Until the middle of the 20th century,
orbit determination of celestial bodies could only be
performed by making angular observations of those objects in the sky
(e.g. elevation above the horizon and azimuth). One classical
technique was developed by Laplace, and another was developed
by Gauss. They both rely on different assumptions (namely how
far apart in time the observations are made) and thus yield
slightly different results.

Both techniques, however, assumed that the length unit and time unit (and therefore speed and acceleration) were non-dimensionalized. Having seen how this was not always desirable, and having encountered problems arising when the non-dimensionalization was incorrectly implemented, I re-derived both techniques such that non-dimensionalization would not be necessary.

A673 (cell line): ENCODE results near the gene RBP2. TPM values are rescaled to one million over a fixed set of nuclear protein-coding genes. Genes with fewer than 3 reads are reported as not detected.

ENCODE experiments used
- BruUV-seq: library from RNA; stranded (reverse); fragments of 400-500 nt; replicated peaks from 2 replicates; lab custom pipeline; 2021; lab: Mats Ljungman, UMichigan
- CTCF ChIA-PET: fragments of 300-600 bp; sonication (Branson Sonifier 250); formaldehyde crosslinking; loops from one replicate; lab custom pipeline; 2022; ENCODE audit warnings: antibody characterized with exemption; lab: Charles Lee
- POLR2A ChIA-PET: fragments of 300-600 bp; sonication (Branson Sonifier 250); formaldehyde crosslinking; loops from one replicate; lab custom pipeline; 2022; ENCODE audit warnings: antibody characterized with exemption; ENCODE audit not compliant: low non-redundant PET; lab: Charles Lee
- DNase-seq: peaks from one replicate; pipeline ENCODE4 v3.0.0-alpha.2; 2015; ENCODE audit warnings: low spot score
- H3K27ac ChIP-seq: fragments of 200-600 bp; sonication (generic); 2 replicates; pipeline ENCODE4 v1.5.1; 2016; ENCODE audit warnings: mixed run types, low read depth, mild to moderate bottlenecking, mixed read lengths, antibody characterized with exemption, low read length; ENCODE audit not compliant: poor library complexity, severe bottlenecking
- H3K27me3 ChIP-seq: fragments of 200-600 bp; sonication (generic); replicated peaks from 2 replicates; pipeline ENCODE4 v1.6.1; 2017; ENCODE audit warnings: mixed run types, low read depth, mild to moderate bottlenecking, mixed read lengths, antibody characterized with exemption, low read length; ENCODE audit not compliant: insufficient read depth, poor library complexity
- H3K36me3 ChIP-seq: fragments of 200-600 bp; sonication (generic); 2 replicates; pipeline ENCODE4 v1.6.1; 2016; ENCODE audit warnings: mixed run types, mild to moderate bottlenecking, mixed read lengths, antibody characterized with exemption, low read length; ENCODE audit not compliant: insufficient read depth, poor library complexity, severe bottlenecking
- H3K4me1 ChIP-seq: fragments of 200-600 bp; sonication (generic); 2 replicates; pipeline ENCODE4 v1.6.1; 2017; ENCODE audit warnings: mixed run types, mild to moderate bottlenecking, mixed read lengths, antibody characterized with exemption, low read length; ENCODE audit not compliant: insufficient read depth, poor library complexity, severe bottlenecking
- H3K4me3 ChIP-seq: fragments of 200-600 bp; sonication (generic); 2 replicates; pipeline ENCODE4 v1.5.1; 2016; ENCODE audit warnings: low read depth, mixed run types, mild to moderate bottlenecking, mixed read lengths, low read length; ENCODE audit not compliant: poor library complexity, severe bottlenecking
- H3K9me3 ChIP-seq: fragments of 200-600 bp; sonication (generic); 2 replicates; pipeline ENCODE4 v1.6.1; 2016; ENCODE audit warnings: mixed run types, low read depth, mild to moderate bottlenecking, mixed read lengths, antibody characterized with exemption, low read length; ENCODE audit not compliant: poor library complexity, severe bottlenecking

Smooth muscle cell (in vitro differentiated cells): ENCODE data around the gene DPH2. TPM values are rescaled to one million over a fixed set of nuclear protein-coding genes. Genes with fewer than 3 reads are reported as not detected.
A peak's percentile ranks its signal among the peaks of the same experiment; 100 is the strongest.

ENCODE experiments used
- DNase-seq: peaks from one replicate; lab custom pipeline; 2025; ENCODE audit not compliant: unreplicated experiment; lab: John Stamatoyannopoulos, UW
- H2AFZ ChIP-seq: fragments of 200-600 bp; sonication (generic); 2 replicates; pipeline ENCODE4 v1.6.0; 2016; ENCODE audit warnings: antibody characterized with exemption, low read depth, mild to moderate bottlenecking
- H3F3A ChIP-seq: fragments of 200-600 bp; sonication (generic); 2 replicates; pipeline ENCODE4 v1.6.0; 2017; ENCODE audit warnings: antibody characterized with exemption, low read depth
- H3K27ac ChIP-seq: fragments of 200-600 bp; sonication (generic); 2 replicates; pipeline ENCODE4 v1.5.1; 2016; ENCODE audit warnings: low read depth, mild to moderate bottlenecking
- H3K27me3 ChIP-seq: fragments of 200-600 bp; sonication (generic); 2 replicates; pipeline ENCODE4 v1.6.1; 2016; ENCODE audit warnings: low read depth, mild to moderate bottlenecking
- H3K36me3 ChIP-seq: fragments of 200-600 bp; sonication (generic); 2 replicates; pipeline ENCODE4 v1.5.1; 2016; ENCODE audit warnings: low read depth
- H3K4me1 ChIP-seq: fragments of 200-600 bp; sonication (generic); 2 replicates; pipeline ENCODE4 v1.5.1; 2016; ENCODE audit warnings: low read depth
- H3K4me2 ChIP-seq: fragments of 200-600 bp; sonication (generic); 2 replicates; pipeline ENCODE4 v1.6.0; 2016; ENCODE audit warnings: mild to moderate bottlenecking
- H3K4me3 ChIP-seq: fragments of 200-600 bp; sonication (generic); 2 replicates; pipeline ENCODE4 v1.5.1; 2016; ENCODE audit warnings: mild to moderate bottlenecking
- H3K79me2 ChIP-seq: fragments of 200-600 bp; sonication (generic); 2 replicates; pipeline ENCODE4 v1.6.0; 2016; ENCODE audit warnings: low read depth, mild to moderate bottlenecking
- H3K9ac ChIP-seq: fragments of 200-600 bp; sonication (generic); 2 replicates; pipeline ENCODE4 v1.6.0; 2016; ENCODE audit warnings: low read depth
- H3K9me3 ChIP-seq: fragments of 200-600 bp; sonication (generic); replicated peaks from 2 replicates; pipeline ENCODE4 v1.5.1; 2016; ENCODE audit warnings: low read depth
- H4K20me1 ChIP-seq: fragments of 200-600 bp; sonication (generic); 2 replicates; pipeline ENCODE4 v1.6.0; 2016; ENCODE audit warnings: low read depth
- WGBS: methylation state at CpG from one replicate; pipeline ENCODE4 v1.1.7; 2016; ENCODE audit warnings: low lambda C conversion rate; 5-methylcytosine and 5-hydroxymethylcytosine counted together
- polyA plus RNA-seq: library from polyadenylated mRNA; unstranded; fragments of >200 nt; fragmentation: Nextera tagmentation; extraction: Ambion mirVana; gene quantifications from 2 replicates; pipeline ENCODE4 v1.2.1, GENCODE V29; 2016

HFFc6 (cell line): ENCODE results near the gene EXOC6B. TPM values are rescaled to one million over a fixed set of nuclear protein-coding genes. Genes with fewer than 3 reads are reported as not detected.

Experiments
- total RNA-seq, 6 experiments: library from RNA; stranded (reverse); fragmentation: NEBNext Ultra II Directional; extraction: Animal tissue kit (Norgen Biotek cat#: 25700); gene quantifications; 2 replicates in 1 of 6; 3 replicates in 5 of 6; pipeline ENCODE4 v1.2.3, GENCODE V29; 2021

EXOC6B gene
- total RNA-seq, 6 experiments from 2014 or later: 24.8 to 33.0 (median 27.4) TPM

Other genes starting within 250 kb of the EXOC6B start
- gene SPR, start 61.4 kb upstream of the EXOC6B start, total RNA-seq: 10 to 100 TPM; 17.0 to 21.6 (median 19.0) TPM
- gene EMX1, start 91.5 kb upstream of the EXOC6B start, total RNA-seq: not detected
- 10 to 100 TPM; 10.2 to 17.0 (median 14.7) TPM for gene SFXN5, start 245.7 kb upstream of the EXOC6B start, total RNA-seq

Both techniques, however, assumed that the length unit and time unit (and therefore speed and acceleration) were non-dimensionalized. Having seen how this was not always desirable, and having encountered problems arising when the non-dimensionalization was incorrectly implemented, I re-derived both techniques such that non-dimensionalization would not be necessary.

- Dimensionally-Aware Derivation of the Gauss and Laplace Angles-Only Orbit Determination Method
- Example of Dimensionally-Aware Laplace Angles-Only Technique applied to a Low-Earth Orbit
- Example of Dimensionally-Aware Gauss Angles-Only Technique applied to a Low-Earth Orbit
- Example of Dimensionally-Aware Laplace Angles-Only Technique applied to an Interplanetary Orbit
- Example of Dimensionally-Aware Gauss Angles-Only Technique applied to an Interplanetary Orbit

- Space Navigation and Guidance taught by Dr. Liam Healy
- Interplanetary Navigation and Guidance taught by Dr. Darryll Pines